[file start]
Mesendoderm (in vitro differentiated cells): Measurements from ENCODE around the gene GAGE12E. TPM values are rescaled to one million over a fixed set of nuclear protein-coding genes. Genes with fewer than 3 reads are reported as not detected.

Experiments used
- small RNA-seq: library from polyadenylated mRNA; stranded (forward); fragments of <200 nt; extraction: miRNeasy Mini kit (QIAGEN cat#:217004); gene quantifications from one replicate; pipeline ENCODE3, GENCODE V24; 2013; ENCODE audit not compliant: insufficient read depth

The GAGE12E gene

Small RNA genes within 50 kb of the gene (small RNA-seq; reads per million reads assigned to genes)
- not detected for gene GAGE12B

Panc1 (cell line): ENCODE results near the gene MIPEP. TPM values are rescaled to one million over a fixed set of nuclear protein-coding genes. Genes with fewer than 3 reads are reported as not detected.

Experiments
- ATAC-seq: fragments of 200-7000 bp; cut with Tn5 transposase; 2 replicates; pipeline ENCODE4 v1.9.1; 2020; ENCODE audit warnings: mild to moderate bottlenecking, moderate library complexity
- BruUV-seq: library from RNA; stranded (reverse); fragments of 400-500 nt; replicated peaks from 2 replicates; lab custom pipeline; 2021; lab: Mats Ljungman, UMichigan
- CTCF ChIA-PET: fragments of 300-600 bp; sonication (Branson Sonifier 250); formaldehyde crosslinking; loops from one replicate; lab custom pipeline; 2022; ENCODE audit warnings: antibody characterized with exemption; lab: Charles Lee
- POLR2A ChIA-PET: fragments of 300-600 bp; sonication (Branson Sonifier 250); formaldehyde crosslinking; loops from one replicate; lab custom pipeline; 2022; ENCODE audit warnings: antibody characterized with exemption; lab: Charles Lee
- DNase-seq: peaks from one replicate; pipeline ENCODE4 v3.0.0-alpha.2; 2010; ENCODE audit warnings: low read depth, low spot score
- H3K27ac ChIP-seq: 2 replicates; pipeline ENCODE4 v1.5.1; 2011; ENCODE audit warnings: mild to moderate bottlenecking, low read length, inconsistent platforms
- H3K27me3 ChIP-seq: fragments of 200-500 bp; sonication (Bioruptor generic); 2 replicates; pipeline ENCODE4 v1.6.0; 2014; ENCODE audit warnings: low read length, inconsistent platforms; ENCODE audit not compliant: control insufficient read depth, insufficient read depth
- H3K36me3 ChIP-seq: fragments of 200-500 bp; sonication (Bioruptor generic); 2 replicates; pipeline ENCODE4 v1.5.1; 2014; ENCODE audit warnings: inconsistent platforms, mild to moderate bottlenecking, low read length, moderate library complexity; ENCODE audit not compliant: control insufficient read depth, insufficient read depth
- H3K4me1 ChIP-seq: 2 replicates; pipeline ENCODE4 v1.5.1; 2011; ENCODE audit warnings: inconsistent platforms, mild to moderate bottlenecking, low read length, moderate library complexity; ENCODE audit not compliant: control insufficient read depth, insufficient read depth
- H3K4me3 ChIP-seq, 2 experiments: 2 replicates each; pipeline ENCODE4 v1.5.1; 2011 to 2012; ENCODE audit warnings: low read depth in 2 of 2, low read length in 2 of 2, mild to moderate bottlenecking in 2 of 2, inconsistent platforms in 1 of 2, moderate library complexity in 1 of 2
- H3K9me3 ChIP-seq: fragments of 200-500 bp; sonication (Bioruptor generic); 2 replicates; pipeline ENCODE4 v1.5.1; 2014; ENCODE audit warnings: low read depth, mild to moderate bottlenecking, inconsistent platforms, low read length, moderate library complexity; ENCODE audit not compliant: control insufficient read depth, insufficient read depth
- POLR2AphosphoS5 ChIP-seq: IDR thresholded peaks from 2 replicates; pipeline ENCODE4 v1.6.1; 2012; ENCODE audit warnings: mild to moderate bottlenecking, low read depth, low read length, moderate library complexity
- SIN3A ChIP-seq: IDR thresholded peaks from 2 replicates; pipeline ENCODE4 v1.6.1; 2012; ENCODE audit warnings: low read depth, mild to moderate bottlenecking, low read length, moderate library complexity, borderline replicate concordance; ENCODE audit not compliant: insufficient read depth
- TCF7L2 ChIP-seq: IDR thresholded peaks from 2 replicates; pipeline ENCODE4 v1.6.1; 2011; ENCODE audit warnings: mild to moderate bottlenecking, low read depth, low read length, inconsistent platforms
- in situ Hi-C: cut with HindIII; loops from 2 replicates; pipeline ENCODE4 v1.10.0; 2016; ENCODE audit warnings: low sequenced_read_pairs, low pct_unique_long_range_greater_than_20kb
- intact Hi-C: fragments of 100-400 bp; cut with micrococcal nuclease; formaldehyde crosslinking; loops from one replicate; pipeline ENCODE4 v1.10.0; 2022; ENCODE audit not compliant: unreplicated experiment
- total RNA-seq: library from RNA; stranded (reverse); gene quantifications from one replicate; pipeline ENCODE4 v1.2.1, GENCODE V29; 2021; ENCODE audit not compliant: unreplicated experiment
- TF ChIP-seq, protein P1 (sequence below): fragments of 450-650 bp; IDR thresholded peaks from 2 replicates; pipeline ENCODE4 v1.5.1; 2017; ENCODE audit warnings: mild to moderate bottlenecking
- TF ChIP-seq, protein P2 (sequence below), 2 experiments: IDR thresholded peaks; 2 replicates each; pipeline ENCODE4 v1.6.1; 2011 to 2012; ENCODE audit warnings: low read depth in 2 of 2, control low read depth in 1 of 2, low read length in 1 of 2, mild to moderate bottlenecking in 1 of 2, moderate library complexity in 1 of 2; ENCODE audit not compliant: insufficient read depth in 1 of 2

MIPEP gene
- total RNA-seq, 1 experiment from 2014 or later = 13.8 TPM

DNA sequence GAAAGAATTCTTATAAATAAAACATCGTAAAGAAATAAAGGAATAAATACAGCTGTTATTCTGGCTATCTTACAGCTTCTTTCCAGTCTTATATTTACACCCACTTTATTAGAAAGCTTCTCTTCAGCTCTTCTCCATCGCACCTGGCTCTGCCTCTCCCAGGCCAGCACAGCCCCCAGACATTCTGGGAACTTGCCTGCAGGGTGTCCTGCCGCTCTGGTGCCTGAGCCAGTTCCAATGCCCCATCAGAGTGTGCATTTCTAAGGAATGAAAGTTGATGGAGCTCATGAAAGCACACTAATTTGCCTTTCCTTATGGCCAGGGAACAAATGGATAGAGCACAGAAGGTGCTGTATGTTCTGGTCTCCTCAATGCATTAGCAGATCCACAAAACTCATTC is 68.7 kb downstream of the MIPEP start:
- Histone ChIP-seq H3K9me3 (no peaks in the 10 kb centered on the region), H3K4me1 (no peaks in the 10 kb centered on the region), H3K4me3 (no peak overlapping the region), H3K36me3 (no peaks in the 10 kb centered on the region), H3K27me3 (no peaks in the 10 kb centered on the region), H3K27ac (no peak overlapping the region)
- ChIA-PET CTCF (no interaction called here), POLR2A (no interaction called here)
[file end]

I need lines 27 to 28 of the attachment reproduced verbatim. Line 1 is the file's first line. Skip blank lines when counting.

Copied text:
- TF ChIP-seq, protein P2 (sequence below), 2 experiments: IDR thresholded peaks; 2 replicates each; pipeline ENCODE4 v1.6.1; 2011 to 2012; ENCODE audit warnings: low read depth in 2 of 2, control low read depth in 1 of 2, low read length in 1 of 2, mild to moderate bottlenecking in 1 of 2, moderate library complexity in 1 of 2; ENCODE audit not compliant: insufficient read depth in 1 of 2

MIPEP gene